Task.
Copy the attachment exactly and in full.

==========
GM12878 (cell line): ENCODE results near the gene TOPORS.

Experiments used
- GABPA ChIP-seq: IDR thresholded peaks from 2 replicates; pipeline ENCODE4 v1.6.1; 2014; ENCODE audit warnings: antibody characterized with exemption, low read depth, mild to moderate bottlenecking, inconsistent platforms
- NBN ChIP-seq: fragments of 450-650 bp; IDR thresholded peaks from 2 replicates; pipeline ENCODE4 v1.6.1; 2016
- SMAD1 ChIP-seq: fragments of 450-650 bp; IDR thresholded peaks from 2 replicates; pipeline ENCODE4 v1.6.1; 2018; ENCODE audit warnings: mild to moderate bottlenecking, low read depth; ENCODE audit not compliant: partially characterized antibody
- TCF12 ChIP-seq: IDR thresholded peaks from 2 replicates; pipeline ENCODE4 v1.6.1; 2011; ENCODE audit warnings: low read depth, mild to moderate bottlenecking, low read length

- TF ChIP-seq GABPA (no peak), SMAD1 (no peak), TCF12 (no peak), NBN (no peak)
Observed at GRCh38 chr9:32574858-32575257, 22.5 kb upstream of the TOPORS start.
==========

GM12878 (cell line): ENCODE results near the gene TOPORS.

Experiments used
- GABPA ChIP-seq: IDR thresholded peaks from 2 replicates; pipeline ENCODE4 v1.6.1; 2014; ENCODE audit warnings: antibody characterized with exemption, low read depth, mild to moderate bottlenecking, inconsistent platforms
- NBN ChIP-seq: fragments of 450-650 bp; IDR thresholded peaks from 2 replicates; pipeline ENCODE4 v1.6.1; 2016
- SMAD1 ChIP-seq: fragments of 450-650 bp; IDR thresholded peaks from 2 replicates; pipeline ENCODE4 v1.6.1; 2018; ENCODE audit warnings: mild to moderate bottlenecking, low read depth; ENCODE audit not compliant: partially characterized antibody
- TCF12 ChIP-seq: IDR thresholded peaks from 2 replicates; pipeline ENCODE4 v1.6.1; 2011; ENCODE audit warnings: low read depth, mild to moderate bottlenecking, low read length

- TF ChIP-seq GABPA (no peak), SMAD1 (no peak), TCF12 (no peak), NBN (no peak)
Observed at GRCh38 chr9:32574858-32575257, 22.5 kb upstream of the TOPORS start.